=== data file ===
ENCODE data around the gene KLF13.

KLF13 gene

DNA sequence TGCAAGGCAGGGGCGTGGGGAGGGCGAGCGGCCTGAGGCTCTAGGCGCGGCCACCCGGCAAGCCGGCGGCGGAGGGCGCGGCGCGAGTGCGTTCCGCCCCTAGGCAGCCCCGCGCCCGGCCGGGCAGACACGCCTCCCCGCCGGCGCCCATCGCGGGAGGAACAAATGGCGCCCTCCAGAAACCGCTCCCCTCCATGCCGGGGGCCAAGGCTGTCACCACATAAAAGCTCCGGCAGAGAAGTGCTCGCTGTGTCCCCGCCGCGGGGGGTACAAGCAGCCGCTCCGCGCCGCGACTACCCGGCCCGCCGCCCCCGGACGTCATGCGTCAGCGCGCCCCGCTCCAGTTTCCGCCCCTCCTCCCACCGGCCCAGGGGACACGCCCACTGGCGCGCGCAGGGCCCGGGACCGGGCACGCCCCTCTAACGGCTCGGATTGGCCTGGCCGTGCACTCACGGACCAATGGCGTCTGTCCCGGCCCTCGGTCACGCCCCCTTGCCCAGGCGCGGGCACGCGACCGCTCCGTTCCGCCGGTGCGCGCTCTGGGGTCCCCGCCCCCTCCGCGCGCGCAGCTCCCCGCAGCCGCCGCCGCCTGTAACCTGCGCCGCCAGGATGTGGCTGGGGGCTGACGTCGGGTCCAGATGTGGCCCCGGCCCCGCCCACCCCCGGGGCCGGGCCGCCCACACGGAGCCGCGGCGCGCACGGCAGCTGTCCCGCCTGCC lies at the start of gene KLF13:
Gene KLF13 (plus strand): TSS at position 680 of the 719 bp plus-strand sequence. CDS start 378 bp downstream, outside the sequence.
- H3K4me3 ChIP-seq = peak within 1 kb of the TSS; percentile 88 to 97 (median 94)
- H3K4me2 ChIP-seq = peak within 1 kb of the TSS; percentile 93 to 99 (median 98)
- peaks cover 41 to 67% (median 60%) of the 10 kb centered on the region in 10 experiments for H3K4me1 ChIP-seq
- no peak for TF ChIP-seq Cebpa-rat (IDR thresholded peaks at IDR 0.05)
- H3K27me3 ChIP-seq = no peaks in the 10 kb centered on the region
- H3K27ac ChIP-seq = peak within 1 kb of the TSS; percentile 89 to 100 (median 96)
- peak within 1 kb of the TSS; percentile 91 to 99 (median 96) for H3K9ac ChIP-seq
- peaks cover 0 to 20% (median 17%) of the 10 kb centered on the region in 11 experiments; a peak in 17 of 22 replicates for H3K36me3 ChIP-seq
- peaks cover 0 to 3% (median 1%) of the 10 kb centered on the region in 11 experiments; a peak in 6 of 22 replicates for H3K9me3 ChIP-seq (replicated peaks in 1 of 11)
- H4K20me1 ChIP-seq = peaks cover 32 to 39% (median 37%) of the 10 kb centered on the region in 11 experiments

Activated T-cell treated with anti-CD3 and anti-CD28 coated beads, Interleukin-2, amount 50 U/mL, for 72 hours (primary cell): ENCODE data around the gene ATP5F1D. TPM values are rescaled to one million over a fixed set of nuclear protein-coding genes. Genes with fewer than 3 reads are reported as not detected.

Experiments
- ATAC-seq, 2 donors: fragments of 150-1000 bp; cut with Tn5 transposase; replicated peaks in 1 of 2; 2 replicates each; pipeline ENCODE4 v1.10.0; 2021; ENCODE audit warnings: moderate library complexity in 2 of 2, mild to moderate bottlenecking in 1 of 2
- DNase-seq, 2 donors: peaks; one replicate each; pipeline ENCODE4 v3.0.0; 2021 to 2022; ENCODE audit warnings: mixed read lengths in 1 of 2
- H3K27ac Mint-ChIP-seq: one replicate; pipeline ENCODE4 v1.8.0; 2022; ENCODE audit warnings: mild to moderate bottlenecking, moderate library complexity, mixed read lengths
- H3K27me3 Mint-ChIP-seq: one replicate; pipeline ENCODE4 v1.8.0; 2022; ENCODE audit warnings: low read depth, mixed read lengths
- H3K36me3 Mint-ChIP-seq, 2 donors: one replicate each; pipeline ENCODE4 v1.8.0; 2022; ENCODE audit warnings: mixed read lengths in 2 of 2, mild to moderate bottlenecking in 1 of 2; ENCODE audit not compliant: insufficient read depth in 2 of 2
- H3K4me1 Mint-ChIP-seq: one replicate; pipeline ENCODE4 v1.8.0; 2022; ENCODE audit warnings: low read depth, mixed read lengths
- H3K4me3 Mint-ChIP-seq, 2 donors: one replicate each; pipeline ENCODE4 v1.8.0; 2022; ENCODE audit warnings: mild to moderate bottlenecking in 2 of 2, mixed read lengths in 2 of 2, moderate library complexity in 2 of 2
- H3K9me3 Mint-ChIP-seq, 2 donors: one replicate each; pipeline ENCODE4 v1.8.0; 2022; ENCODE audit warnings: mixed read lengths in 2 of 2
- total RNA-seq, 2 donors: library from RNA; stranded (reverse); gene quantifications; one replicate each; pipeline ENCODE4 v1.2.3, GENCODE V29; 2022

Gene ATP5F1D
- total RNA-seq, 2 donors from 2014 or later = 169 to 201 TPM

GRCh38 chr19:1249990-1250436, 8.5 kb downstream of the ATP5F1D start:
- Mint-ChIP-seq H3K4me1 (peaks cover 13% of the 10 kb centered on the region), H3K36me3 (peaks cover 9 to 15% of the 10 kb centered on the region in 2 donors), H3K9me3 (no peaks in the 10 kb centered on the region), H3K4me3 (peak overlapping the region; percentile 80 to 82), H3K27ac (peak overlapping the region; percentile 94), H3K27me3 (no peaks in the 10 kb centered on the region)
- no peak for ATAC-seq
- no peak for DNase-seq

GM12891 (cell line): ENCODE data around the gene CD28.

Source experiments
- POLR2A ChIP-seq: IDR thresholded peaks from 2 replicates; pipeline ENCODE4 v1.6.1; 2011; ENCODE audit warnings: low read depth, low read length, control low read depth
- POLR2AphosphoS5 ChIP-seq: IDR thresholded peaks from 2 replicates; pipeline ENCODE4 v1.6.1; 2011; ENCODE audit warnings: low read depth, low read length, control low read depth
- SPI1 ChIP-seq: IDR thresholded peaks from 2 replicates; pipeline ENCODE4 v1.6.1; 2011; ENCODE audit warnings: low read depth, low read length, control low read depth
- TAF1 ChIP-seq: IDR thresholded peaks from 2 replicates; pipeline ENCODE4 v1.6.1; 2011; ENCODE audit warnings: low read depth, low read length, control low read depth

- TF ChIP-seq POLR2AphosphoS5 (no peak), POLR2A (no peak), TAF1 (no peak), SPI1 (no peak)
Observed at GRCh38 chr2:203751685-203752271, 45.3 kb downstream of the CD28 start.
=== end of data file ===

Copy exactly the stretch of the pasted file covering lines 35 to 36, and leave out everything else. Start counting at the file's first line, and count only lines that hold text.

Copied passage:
- POLR2AphosphoS5 ChIP-seq: IDR thresholded peaks from 2 replicates; pipeline ENCODE4 v1.6.1; 2011; ENCODE audit warnings: low read depth, low read length, control low read depth
- SPI1 ChIP-seq: IDR thresholded peaks from 2 replicates; pipeline ENCODE4 v1.6.1; 2011; ENCODE audit warnings: low read depth, low read length, control low read depth